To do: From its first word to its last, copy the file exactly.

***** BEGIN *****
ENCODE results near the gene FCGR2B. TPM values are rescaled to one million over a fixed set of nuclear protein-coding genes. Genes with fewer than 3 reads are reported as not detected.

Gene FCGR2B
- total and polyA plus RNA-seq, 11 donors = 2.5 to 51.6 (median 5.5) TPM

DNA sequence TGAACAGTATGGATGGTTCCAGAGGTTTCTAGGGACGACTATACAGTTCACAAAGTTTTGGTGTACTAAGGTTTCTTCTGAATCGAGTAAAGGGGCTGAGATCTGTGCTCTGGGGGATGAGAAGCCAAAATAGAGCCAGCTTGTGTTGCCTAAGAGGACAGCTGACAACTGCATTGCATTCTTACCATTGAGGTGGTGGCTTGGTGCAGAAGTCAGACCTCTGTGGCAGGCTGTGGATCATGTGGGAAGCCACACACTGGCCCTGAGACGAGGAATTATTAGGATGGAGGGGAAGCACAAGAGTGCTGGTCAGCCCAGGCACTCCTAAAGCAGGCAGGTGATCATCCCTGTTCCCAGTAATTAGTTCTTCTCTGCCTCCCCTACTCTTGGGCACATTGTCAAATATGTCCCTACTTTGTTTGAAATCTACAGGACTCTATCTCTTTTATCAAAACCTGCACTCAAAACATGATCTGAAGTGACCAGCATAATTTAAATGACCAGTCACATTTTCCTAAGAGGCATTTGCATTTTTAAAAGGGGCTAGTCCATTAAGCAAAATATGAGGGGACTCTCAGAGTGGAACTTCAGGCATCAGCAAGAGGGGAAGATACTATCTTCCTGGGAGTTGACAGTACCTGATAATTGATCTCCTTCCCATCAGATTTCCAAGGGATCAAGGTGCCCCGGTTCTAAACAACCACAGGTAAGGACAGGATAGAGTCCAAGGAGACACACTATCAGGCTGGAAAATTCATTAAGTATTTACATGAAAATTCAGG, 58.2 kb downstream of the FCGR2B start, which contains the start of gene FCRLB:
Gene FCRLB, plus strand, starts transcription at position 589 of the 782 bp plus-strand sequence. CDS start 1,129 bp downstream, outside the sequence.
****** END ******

ENCODE results near the gene FCGR2B. TPM values are rescaled to one million over a fixed set of nuclear protein-coding genes. Genes with fewer than 3 reads are reported as not detected.

Gene FCGR2B
- total and polyA plus RNA-seq, 11 donors = 2.5 to 51.6 (median 5.5) TPM

DNA sequence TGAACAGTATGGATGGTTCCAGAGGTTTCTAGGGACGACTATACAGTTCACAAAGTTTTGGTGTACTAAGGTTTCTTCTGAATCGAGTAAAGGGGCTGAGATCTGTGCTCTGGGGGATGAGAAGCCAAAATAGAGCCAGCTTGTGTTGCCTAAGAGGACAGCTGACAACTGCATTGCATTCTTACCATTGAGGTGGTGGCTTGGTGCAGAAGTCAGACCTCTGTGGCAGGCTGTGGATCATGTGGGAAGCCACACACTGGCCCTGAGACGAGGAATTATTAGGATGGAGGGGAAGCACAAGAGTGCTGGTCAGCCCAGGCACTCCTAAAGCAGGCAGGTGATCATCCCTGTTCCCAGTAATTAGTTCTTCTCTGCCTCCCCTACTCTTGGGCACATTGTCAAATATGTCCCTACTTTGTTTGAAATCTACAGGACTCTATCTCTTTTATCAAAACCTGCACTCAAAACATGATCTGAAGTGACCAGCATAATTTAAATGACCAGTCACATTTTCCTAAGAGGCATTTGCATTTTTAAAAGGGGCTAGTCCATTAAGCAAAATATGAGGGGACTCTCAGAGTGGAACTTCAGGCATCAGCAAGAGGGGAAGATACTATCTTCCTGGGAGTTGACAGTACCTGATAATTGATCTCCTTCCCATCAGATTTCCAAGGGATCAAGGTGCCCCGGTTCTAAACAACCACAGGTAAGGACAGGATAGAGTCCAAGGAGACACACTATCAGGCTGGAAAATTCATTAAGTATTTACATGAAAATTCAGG, 58.2 kb downstream of the FCGR2B start, which contains the start of gene FCRLB:
Gene FCRLB, plus strand, starts transcription at position 589 of the 782 bp plus-strand sequence. CDS start 1,129 bp downstream, outside the sequence.